Osage Casino Hotel-Tulsa announced Tuesday a $28 million expansion that will add 145 guest rooms.
The news follows last year’s completion of the first phase of the casino’s $160 million renovation, which included gaming upgrades, 141 hotel rooms, banquet rooms, Skyline Event Center and swimming pool.
“The minute that we opened this property, I saw an issue right away and that was we didn’t build enough hotel rooms to begin with,” Osage Casinos CEO Byron Bighorse said. “Of course, that was a factor of budgets.
“…This was originally in our plans to have this many rooms. So I’m very excited to see this happen.”
The largest Osage Casinos footprint, the entire complex at 951 W. 36th St. North encompassed 247,000 square feet over its first phase, which opened in September. The six-story tower is expected to be completed in August 2020.
“We knew that we had something special here,” he said. “And I knew that my staff that works so hard every day could pull it off.”
Mike Neal, president and CEO of the Tulsa Regional Chamber, said more than 21 million people visited Oklahoma in 2017, according to the most recent statistics from the Oklahoma Department of Tourism and Recreation.
Those visitors spent a record $8.9 billion that year in the state. In Osage County alone, visitor spending was up 11% in 2017, translating into a 11.7% increase in municipal, county and state income tax revenue.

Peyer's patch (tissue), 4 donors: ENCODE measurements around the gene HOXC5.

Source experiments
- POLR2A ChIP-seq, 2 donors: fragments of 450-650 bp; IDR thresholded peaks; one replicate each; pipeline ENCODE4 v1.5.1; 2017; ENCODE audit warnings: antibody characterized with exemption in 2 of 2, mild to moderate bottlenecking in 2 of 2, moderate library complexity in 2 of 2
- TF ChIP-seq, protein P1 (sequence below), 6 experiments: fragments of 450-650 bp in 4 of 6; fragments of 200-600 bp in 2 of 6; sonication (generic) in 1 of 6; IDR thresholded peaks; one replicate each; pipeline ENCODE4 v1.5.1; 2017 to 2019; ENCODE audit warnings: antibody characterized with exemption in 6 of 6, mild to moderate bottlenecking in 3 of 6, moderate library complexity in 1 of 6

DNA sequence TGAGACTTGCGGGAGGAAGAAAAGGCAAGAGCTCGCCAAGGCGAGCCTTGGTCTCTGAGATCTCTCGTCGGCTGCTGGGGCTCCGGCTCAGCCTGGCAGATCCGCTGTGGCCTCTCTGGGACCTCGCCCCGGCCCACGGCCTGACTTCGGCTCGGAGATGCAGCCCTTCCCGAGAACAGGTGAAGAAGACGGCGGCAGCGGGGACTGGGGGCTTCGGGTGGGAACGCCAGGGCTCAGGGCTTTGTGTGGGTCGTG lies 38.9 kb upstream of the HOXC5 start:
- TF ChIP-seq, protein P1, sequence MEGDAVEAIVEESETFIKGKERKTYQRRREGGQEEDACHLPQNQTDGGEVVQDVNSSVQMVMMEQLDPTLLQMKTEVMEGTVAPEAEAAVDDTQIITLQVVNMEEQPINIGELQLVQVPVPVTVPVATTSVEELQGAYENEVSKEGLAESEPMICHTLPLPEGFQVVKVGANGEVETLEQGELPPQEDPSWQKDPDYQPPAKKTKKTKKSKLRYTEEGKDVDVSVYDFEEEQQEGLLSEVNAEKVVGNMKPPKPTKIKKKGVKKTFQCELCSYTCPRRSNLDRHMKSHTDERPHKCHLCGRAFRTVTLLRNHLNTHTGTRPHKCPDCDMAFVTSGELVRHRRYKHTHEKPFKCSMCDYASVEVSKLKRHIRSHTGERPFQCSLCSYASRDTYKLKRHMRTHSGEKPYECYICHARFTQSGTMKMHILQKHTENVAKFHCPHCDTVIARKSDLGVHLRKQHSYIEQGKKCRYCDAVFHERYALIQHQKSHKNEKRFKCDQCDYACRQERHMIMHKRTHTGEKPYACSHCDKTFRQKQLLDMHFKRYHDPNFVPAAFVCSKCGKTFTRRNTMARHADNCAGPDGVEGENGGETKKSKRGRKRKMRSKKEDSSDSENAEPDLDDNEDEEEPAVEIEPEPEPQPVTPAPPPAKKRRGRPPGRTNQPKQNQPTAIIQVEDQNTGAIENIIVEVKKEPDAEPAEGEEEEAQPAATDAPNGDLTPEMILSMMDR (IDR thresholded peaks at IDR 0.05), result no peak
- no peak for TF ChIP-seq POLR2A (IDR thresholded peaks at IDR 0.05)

“The key takeaway is that investing in tourism infrastructure is a benefit to us all,” Neal said. “…Tulsa is no longer a secret. There are great things happening here. Tribal nations have really been at the forefront of attracting new visitors to Tulsa and new visitors to the Osage Nation.
Geoffrey Standing Bear, Osage Nation Principal Chief, spent much of his time on stage discussing Oklahoma Gov. Kevin Stitt’s recent announcement to re-negotiate the state’s 15-year-old gaming compacts with Oklahoma’s federally recognized Indian tribes.
Stitt has said he wants compacts that reflect “the state of affairs today.” Oklahoma has the third-largest gaming market in the country, behind only Nevada and California, generating an estimated $4.5 billion in annual revenue for the tribes.
Standing Bear said the since the implementation of the compacts, “gaming has been the one area in this state where you’ve seen strong, consistent growth.”
The tribes are the third-largest employer in the state, providing jobs to more than 54,000 Oklahomans. The agreements between the state and the tribes giving them exclusivity to the gaming industry expire Jan. 1.
“Our confidence is high,” Standing Bear said. “Because if we weren’t, we wouldn’t be putting tens of millions of dollars into this local economy, as we are doing now.”
“…It’s really important to remember that we can’t over-regulate and we can’t over-tax or put fees on these activities and expect them to be profitable. Because 100% of the profits of this enterprise goes to our people, for our culture, our education, our health. So when we tax on these enterprises, we’re taxing our people.”